102 - Is Sunlight Exposure and Vitamin D Intake Associated with Rheumatoid Arthritis?

Sunday, November 6, 2011: 9:00 AM-6:00 PM
Hall F2 - Poster Hall (McCormick Place West)
Nicole C. Wright1, Brian T. Walitt2, Jeffery R. Curtis1, Mary Pettinger3, Christine G. Parks4, Anneclaire J. De Roos3, Jean Wactawksi-Wende5, Rachel Mackey6, Rebecca D. Jackson7, Michal L. Melamed8 and Barbara V. Howard9, 1University of Alabama at Birmingham, Birmingham, AL, 2Washington Hospital Center, Washington, DC, 3Fred Hutchinson Cancer Research Center, WA, 4NIH/NIEHS, Research Triangle Park, NC, 5University of Buffalo, Buffalo, NY, 6University of Pittsburgh, Pittsburgh, PA, 7Ohio State University, Columbus, OH, 8Albert Einstein College of Medicine, Bronx, NY, 9Medstar Research Institute, Washington, DC
Presentation Number: 102

Background/Purpose: Dietary vitamin D intake has been studied as a risk factor for incidence of RA in several longitudinal cohort studies; however, only few have evaluated sunlight exposure, the primary source of vitamin D, and the risk of RA.

 

Methods: Using the Women's Health Initiative Observational Study (WHI-OS), we examined the association between vitamin D exposure on the prevalence and incidence of rheumatoid arthritis (RA). Prevalent RA cases were identified using the combination of self-report and medications at baseline. Incident cases were ascertained using year three data, and the comparison group consisted of women who did not report RA at either time point. Vitamin D exposure was identified in three ways: 1) vitamin D intake from food frequency questionnaire and supplementation sources, 2) previous sunlight exposure, and 3) current sunlight exposure. Previous sunlight exposure was ascertained via questions regarding time spent outdoors during summer and non-summer months as a child, in their teens, and in their thirties. Respondents answering <30 minutes were given a score of 15; respondents answering 30 minutes to 2 hours were given a score of 75, and those responding ≥2 hours were  given a score of 180. The scores at each period were summed to create cumulative minutes of previous sunlight exposure. Mean solar irradiance, calculated using the clinical center location and national weather data, was used to ascertain current sunlight exposure. The three exposure variables were categorized and after controlling for several variables, the association with prevalent RA was tested using logistic regression and the association with the incidence of RA was tested using Cox-proportional hazards models.

 

Results:  The study population included 76,743 women without RA, 727 prevalent RA cases, and 190 incident RA cases. Women with RA were significantly older, heavier, and had a larger proportion of African Americans and current smokers than the comparison group. After adjustment, no association between vitamin D exposure and the prevalence of RA was found in the total population; however different trends were observed by race (Table). Though not statistically significant in either group, compared to the highest category of summer sunlight exposure (>500 minutes), White women with the lowest exposure (<300 minutes) were 15% less likely to have prevalent RA [OR (95% CI): 0.85 (0.65, 1.10)] whereas African American women in the lowest category were 17% more likely [1.17 (0.60, 2.28)]. Similar differences in racial trends were found in the other exposure variables. No significant association between vitamin D exposure and the incidence of RA was found.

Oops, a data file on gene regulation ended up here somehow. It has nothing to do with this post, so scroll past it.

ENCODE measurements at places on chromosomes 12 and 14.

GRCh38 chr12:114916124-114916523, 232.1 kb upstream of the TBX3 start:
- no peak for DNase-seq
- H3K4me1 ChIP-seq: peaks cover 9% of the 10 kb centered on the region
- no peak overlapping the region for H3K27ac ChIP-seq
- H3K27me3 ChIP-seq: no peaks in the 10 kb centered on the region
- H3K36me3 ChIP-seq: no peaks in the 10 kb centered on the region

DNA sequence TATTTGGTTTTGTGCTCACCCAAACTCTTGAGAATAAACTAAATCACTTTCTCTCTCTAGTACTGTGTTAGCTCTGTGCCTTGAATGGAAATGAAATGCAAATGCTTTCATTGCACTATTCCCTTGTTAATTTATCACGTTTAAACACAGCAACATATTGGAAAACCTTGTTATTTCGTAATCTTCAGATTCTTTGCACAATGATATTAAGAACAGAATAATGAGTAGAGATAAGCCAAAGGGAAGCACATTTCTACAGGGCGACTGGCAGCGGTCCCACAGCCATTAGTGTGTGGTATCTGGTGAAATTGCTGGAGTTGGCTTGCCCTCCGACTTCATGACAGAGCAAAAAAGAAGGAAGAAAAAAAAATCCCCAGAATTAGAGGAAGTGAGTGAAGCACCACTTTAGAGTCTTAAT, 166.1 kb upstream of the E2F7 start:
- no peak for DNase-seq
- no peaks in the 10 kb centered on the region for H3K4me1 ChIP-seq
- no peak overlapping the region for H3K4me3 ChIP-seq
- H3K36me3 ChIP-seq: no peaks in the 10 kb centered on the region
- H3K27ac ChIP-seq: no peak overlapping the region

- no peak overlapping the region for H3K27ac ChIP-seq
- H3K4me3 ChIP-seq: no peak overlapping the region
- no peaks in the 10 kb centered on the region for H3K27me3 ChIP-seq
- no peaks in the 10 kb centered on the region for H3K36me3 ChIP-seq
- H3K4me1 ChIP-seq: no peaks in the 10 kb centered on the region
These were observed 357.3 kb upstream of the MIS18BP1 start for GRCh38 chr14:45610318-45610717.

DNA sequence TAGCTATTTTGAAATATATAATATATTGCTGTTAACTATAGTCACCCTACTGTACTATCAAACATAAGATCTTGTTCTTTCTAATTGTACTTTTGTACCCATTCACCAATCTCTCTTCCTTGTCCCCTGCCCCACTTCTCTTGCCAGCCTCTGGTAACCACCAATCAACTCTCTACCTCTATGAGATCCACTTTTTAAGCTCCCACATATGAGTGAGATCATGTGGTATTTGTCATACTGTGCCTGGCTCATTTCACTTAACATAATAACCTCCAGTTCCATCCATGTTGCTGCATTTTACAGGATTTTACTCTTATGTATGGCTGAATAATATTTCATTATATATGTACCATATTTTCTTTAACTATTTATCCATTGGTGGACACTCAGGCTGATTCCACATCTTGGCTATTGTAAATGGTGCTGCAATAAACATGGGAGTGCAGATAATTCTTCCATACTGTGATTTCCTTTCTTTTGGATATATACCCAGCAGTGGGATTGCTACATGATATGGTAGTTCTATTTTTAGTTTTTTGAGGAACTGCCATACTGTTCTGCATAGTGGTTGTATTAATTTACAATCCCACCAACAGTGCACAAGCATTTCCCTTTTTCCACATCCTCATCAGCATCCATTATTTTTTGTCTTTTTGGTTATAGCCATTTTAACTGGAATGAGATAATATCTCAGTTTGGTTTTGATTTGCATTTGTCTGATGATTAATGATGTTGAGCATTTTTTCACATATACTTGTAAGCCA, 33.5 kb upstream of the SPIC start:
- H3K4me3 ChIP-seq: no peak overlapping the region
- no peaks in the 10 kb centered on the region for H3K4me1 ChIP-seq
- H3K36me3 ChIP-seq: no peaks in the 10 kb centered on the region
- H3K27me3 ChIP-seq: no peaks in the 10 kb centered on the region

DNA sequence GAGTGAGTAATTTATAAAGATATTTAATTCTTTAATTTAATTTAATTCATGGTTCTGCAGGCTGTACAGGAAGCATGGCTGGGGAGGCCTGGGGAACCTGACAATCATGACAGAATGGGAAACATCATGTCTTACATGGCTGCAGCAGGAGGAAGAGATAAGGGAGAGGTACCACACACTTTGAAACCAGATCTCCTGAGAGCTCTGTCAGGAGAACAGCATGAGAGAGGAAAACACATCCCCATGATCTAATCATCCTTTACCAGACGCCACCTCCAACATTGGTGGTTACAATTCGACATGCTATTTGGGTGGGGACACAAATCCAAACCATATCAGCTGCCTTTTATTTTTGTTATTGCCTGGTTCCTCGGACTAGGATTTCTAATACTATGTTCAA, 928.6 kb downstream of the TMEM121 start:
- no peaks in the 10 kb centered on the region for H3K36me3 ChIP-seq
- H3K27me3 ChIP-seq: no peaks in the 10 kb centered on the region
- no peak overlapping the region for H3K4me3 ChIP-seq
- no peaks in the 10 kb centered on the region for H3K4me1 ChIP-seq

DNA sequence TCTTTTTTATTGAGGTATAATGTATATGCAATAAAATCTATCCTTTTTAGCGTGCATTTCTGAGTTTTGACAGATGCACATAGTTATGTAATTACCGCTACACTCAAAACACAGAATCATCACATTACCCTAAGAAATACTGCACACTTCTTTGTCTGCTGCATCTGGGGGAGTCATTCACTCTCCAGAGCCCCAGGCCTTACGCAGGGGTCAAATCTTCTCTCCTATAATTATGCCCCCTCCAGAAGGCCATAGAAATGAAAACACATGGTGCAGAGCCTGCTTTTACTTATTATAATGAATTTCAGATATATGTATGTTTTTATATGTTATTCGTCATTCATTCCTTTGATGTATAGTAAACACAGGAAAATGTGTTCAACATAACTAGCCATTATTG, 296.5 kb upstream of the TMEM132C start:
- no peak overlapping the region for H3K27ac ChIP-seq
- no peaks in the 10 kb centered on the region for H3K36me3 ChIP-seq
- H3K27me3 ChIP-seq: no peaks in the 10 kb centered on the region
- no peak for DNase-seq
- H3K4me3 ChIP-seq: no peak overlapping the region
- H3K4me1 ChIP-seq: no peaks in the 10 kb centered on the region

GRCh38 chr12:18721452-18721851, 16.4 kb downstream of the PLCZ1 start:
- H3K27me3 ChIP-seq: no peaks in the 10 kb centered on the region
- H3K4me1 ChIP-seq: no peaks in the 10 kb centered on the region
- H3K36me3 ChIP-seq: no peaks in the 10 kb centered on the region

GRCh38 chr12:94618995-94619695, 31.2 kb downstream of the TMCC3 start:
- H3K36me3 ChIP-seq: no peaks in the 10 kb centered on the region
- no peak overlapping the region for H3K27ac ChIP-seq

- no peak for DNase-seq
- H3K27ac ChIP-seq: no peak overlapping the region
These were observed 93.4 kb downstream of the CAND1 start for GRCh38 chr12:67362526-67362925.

Conclusions: Self-reported estimates of lifetime and current vitamin D exposure were not associated with incidence or prevalence of RA in the WHI-OS; however, results suggest that race may modify the association between vitamin D exposure and RA.   

 

Table. The Association between Vitamin D Intake, Sunlight Exposure and the Prevalence of Rheumatoid Arthritis by Race

 

White

 

African American

 

N/# cases

OR (95% CI)*

 

N/# Cases

OR (95% CI)*

Vitamin D Intake (IU/day)

 

 

 

 

 

≥600

<600-400

<400-200

<200

13,674/ 114

15,683/ 143

10,527/ 76

18,440/ 125

1.00

1.08 (0.85, 1.39)

0.85 (0.64, 1.14)

0.75 (0.58, 0.97)

 

358/ 4

849/ 16

589/ 8

2,084/ 35

1.00

1.64 (0.54, 4.96)

1.17 (0.35, 3.91)

1.32 (0.47, 3.75)

Sunlight Exposure summer (mins)

 

 

 

 

 

>500

500-400

400-300

<300

15,028/ 126

17,574/ 143

12,100/ 91

14,124/ 101

1.00

0.95 (0.75, 1.21)

0.89 (0.68, 1.17)

0.85 (0.65, 1.10)

 

1,073/ 17

1,308/ 17

750/ 14

1,030/ 18

1.00

0.87 (0.44, 1.71)

1.22 (0.59, 2.49)

1.17 (0.60, 2.28)

Sunlight Exposure other seasons (mins)

 

 

 

 

 

>400

400-300

300-200

<200

15,722/ 149

8,112/ 58

20,941/ 151

13,888/ 97

1.00

0.78 (0.57, 1.05)

0.81 (0.64, 1.01)

0.76 (0.59, 0.99)

 

1,471/ 23

551/ 11

1,217/ 17

884/ 14

1.00

1.34 (0.65, 2.78)

0.96 (0.51, 1.80)

1.01 (0.52, 1.97)

Solar Irradiance (g-cal/cm2)

 

 

 

 

 

500-475

430-400

380-375

350        

325-300

11,771/ 85

9,550/ 80

6,745/ 50

12,743/ 77

18,935/ 175

1.00

1.18 (0.86, 1.62)

1.05 (0.72, 1.52)

0.80 (0.58, 1.10)

1.28 (0.97, 1.68)

 

404/ 10

959/ 17

1,101/ 12

1,321/ 19

538/ 12

1.00

0.69 (0.31, 1.53)

0.43 (0.18, 1.00)

0.54 (0.25, 1.18)

0.88 (0.38, 2.08)

*Adjusted for age, BMI, region at birth, education, smoking, alcohol, weight at birth wearing hat outdoors during thirties, and total recreational physical activity

 

 


Keywords: environmental factors, nutrition and rheumatoid arthritis (RA)

Disclosure: N. C. Wright, None; B. T. Walitt, Jazz Pharmaceuticals, 5 ; J. R. Curtis, Merck Pharmaceuticals, 5, Amgen, 5, Eli Lilly and Company, 5, Merck Pharmaceuticals, 2, Roche Pharmaceuticals, 5, Novartis Pharmaceutical Corporation, 2, Proctor and Gamble, 2, Novartis Pharmaceutical Corporation, 5, Eli Lilly and Company, 2 ; M. Pettinger, None; C. G. Parks, None; A. J. De Roos, None; J. Wactawksi-Wende, None; R. Mackey, None; R. D. Jackson, None; M. L. Melamed, None; B. V. Howard, None.